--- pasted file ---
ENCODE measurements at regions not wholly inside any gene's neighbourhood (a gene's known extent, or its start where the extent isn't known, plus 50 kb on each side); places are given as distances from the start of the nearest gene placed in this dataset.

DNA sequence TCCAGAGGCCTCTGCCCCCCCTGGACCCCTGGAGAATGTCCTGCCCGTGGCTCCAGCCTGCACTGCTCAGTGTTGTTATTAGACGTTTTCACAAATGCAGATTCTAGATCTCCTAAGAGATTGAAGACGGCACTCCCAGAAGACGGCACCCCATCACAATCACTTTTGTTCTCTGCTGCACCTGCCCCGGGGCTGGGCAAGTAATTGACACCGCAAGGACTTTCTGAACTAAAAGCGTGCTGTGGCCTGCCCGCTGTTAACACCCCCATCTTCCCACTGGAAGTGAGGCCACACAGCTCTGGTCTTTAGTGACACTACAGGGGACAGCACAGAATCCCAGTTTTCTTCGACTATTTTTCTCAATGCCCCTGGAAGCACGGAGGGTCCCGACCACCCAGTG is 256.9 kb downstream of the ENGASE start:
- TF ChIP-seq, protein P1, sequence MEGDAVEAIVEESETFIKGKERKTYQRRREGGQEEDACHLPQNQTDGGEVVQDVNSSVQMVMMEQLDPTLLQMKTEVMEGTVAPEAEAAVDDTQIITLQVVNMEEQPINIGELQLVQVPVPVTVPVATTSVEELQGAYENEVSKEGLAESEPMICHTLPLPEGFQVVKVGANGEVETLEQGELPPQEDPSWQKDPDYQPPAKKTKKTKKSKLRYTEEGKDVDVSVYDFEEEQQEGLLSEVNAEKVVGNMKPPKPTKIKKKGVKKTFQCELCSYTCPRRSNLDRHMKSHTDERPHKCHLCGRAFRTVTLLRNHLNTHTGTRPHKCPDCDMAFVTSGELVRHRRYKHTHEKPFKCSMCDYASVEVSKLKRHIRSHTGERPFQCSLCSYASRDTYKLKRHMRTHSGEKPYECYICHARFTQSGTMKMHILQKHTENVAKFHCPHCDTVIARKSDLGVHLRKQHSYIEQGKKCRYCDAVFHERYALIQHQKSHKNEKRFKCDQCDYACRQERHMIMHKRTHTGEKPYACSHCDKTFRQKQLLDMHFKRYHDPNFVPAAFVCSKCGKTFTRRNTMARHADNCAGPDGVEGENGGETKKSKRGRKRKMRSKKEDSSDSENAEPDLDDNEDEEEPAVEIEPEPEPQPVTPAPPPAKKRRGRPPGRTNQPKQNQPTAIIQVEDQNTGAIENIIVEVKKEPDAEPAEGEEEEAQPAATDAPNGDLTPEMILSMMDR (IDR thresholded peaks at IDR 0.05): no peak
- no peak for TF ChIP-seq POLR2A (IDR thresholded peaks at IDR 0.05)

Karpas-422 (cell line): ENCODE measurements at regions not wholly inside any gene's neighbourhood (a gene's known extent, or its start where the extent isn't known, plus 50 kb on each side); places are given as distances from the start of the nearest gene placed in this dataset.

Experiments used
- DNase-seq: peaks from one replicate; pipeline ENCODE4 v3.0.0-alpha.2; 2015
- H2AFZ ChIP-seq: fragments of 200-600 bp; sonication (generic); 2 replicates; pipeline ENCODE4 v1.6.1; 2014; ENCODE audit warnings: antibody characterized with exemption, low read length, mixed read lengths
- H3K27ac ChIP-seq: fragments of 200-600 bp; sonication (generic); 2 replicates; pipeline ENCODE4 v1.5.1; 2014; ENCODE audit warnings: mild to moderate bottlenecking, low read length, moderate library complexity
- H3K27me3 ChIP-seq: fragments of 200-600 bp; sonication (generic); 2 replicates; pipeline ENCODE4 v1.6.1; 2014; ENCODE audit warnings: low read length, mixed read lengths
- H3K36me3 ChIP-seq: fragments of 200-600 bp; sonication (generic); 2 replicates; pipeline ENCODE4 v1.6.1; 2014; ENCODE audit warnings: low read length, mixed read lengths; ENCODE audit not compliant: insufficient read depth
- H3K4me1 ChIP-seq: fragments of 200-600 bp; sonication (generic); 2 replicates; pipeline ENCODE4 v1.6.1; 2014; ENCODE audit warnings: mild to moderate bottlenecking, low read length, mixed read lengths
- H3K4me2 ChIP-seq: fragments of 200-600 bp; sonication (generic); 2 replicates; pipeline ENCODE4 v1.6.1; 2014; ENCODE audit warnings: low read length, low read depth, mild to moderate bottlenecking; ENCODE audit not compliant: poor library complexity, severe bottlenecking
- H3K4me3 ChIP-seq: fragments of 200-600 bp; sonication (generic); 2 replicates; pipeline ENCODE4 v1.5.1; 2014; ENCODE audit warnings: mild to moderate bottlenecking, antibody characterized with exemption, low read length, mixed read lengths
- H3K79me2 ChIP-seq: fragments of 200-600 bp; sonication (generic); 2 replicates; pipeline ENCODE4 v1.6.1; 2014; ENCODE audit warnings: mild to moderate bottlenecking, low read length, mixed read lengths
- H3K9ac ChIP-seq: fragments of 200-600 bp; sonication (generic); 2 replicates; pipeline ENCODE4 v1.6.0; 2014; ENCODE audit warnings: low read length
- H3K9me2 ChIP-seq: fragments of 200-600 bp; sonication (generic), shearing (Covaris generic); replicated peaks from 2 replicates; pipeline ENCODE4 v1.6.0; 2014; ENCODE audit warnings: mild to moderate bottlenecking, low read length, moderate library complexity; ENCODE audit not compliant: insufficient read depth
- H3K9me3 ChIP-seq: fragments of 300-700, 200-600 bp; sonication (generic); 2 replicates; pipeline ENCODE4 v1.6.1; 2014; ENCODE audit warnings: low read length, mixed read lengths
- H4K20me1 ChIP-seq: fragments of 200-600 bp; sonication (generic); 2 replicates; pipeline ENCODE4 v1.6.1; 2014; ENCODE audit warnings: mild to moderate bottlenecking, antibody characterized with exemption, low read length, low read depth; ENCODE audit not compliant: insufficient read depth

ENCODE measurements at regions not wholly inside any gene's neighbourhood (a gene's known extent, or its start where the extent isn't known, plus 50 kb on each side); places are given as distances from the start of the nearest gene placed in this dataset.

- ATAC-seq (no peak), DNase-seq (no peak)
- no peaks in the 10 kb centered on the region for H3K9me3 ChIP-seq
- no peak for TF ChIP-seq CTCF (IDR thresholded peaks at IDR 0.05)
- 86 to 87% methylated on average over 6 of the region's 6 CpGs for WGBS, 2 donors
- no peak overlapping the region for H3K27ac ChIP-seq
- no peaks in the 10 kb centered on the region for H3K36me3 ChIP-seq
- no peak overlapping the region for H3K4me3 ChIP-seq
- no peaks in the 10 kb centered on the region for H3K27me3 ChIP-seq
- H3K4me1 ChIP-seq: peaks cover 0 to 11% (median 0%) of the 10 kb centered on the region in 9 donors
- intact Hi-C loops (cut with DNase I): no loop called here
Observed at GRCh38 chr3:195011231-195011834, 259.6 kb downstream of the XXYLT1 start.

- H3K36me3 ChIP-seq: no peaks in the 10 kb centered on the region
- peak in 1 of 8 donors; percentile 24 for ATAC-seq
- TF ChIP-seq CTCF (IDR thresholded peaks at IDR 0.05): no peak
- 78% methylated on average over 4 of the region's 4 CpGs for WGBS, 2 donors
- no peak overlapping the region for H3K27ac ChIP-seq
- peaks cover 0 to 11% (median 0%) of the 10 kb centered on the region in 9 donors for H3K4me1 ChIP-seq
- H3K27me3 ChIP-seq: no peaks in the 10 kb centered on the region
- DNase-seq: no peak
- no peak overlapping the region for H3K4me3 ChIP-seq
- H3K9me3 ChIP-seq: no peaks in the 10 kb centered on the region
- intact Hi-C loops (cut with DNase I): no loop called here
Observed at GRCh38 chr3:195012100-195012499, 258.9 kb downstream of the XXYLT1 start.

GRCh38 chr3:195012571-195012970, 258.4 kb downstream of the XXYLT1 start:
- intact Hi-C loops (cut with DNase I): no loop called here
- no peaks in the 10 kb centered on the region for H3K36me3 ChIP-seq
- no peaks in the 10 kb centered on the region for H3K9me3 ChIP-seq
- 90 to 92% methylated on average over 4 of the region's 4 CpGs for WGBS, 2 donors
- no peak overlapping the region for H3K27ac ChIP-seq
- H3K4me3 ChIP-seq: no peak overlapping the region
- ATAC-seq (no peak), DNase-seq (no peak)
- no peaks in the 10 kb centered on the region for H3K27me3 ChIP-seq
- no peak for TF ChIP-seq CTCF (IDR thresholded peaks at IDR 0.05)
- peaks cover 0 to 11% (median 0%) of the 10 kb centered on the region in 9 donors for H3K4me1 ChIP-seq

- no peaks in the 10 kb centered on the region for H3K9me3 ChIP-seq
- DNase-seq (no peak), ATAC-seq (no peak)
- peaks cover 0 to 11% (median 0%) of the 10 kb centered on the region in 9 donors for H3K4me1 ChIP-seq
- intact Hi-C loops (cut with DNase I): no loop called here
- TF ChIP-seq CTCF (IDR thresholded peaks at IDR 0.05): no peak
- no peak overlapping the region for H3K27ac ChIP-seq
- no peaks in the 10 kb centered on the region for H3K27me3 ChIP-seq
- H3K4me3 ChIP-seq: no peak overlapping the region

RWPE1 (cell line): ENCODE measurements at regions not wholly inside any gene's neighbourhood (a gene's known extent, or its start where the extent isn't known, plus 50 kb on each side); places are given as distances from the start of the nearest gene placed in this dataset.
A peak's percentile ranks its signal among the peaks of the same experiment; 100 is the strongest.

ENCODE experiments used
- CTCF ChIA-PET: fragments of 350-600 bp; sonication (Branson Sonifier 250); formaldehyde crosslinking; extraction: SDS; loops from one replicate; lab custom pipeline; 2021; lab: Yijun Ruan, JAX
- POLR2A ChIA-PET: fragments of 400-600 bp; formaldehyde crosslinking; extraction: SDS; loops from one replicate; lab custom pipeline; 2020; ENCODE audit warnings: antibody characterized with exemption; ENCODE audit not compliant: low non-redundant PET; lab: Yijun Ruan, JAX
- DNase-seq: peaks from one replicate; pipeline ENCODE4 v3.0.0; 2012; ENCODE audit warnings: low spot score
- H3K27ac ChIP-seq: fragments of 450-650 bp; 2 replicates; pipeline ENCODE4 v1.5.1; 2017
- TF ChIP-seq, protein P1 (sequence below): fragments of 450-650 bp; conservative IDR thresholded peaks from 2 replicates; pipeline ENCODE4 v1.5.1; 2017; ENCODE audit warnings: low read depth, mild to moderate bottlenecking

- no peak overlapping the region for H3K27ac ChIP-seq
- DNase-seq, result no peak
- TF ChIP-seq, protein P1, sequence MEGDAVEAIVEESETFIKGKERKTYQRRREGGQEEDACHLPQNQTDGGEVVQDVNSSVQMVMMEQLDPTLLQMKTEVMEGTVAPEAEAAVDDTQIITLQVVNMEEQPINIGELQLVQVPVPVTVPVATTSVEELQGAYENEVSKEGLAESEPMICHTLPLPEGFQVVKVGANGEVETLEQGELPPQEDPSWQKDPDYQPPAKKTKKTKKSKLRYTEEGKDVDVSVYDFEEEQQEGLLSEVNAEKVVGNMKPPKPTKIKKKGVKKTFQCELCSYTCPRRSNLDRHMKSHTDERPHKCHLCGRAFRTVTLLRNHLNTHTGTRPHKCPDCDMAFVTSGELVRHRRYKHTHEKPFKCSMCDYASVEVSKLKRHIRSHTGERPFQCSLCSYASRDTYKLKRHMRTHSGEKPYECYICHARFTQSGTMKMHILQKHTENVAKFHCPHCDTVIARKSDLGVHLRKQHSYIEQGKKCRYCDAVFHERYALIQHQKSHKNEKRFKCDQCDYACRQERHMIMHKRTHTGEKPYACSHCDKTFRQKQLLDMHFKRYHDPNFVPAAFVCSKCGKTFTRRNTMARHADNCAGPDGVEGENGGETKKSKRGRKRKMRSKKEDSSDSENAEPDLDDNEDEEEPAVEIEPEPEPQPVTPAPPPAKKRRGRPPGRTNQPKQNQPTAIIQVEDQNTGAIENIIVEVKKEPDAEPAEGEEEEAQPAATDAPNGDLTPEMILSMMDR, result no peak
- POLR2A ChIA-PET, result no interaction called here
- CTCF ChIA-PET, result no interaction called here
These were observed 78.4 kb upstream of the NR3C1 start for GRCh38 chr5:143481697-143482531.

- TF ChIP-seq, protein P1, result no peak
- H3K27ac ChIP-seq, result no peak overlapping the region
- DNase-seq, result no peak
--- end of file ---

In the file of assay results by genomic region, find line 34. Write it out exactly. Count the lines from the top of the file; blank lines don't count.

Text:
- TF ChIP-seq CTCF (IDR thresholded peaks at IDR 0.05): no peak